A coenzyme in the metabolism of carbohydrates and branched-chain amino acids
An important neurological switch
An essential coenzyme (vitamin) necessary for the proper metabolism of sugar and starch to provide energy in the body. It also acts to help the body's memory and heart functions, digestive and nervous systems, and is important for the maintenance of healthy, clear, luminous eyes, hair and skin. •
Maintains a healthy nervous system as well as aiding proper function of the heart and other muscles. Stress increases the need for B-1 and all B vitamins. May promote growth, aids in digestion on carbohydrates, improve mental attitude, relieve dental postoperative pain, essential for normal functioning of nerve tissue, muscles and heart.
Lack of thiamine causes the deficiency disease called beriberi, which has been known since antiquity. Also found in association with chronic alcoholism presented as the Wernicke-Korsakoff syndrome.
The highest concentration is found in brewers yeast, followed by baker's yeast, pork (particularly the liver), cereal germs, whole grain and derivatives, nuts, and dried legumes.
In grain it is unevenly distributed, low in the starch of the grain, higher in the germ, and most of it occurs in the thin layer around the starch. This is why polished rice is almost completely deprived of it.
History: Thiamin was the first B vitamin identifiedit all began with investigations into the cause of the disease beri-beri. The first insight to the real cause of beri-beri came in the 1880s when Dr. K. Takaki, at the time Director General of the Japanese Naval Medical Services, noticed a correlation between the diet of sailors and beri-beri. Takaki discovered "...that the nitrogenous substances contained in the food were not sufficient to maintain nitrogen metabolism...". Takaki ordered an increase of vegetables, barley, fish and meat at the expense of rice in daily rations. The incidence of beri-beri in the Japanese Navy dropped from 40% to 0% in six years. These results were so convincing that the Japanese Army adopted the diet and by 1890 Takaki's diet was written into law.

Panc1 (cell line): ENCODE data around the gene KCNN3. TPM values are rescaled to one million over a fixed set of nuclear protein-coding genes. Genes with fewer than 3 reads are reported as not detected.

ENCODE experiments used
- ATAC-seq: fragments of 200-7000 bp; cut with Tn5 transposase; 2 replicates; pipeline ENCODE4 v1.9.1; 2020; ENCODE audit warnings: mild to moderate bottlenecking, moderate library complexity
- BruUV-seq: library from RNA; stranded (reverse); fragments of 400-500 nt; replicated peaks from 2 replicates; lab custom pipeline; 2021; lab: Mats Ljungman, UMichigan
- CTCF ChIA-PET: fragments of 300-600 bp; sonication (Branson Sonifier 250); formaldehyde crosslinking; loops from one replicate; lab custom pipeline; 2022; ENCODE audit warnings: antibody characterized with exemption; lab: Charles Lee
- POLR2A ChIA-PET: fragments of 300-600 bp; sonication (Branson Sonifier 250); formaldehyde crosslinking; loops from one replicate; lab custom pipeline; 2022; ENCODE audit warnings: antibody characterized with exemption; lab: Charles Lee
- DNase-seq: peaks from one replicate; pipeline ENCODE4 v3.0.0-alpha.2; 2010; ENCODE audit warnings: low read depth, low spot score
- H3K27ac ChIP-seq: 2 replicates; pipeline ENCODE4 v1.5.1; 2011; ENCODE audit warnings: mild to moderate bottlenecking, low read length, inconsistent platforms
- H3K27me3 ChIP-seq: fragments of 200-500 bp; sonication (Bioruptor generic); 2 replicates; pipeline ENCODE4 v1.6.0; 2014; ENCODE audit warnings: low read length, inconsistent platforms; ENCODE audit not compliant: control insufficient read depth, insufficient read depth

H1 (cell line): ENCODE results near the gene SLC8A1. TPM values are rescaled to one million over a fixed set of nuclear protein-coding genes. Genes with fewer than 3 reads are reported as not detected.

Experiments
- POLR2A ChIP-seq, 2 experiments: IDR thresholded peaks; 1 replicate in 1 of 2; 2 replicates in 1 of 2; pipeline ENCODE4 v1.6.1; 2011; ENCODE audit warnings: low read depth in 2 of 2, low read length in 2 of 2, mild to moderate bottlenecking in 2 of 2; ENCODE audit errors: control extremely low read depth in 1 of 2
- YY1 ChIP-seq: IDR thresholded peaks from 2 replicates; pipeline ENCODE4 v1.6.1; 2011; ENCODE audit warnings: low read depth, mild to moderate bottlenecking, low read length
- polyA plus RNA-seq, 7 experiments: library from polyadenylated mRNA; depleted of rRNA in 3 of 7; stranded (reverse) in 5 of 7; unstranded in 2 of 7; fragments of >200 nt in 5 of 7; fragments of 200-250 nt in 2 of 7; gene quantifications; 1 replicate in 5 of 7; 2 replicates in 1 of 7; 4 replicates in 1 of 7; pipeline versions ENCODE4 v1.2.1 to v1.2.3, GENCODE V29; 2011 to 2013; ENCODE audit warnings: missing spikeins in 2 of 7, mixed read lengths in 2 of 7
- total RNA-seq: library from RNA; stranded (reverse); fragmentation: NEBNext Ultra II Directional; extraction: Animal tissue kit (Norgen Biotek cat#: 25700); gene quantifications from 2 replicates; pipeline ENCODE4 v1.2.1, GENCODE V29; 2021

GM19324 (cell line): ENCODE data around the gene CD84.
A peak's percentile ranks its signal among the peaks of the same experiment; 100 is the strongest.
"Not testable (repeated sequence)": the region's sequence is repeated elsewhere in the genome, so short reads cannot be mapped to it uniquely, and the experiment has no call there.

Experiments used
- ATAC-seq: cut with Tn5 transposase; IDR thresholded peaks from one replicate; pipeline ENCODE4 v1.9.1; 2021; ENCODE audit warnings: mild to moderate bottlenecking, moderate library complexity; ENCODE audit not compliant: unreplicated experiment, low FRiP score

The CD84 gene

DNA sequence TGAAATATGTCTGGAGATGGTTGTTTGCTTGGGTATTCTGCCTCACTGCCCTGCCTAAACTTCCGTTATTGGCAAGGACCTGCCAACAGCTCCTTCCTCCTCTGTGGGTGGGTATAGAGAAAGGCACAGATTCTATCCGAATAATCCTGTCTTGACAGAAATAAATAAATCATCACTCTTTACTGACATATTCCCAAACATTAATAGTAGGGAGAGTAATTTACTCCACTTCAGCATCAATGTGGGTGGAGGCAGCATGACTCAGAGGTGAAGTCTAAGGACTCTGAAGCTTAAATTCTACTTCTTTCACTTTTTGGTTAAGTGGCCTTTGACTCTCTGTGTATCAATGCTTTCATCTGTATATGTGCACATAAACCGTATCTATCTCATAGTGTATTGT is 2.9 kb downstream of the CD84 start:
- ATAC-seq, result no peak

While Dr. Takaki's findings did much to improve the health of the Japanese military, they did little to eradicate beri-beri in the rest of Asia. Due to Louis Pasteur's recent successes with the microbial causes of diseases, most of the medical community thought beri-beri was the result of a microbial infection or a toxin produced by a microorganism. The Dutch medical officer Dr. Christian Eijkman held this view as he began investigating beri-beri at a military hospital Batavia, Java in the Dutch East Indies (now Jakarta, Indonesia) in 1886. After months of searching for a toxic or microbial link to beri-beri he noticed certain chickens outside his laboratory were inflicted with a beri-beri like aliment. He named the disease polyneuritis gallinarum, and from pathological studies of myelin sheath degeneration of both human and fowl victims he concluded that polyneuritis gallinarum was an animal model for beri-beri. After consulting the hospital records and conducting experiments Eijkman discovered that chickens fed white (polished or milled) rice developed polyneuritis whereas red (partially polished) rice, unhusked rice (padi) and rice hulls prevented and even cured the disease. Eijkman and his colleague, Dr. Gerrit Grijns, showed that an "anti-polyneuritis factor" could be extracted from rice hulls with water or ethanol. Eijkman believed that this water soluble anti-polyneuritis factor was a "pharmacological antidote" to the "beri-beri microbe" present in the rice endosperm (white part of rice). Grijns, however, leaned toward the theory that white rice "lacked a certain substance of importance in the metabolism of the central nervous system".